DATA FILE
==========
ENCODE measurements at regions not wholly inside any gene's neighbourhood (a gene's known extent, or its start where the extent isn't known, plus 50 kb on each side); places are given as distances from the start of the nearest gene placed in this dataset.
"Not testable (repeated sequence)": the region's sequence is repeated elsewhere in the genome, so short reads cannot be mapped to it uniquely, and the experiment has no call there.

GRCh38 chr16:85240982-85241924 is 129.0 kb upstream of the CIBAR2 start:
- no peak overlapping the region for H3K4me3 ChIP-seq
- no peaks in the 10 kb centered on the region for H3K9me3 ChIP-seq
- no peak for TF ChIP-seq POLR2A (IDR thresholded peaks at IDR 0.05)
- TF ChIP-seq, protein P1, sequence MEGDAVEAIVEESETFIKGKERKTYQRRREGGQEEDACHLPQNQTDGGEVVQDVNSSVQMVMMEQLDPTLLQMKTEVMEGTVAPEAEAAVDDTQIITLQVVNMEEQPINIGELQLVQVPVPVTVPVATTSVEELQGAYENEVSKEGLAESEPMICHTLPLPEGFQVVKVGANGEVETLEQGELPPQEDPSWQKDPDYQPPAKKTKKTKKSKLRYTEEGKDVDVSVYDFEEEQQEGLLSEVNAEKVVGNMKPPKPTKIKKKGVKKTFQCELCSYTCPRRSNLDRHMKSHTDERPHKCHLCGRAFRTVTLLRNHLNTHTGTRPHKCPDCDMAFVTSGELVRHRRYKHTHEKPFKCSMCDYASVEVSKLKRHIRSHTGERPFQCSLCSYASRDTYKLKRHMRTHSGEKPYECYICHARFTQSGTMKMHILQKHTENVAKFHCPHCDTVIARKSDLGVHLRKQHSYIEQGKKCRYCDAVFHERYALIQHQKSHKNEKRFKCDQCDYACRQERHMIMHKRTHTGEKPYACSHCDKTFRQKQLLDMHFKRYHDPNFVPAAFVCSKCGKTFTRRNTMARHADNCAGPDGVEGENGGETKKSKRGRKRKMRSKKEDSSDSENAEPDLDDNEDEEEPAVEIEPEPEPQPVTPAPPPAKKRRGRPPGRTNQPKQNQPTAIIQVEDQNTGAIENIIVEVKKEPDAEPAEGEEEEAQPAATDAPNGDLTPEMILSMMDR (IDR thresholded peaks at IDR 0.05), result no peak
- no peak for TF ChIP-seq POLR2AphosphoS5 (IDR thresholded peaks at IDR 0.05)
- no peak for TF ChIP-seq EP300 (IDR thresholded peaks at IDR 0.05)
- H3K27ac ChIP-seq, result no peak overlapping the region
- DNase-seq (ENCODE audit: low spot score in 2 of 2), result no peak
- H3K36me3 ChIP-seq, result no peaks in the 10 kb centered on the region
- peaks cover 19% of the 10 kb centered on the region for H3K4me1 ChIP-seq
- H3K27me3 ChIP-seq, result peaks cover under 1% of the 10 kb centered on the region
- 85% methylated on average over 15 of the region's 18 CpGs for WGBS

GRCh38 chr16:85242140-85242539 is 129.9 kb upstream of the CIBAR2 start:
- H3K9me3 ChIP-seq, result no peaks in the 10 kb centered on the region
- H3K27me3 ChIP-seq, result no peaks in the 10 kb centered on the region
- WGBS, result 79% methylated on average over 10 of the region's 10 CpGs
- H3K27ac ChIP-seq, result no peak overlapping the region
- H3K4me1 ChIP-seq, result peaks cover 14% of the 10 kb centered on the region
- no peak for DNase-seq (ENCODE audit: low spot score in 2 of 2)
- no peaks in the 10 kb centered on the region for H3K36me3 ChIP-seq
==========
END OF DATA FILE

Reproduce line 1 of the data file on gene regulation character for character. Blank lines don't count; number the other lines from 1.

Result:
ENCODE measurements at regions not wholly inside any gene's neighbourhood (a gene's known extent, or its start where the extent isn't known, plus 50 kb on each side); places are given as distances from the start of the nearest gene placed in this dataset.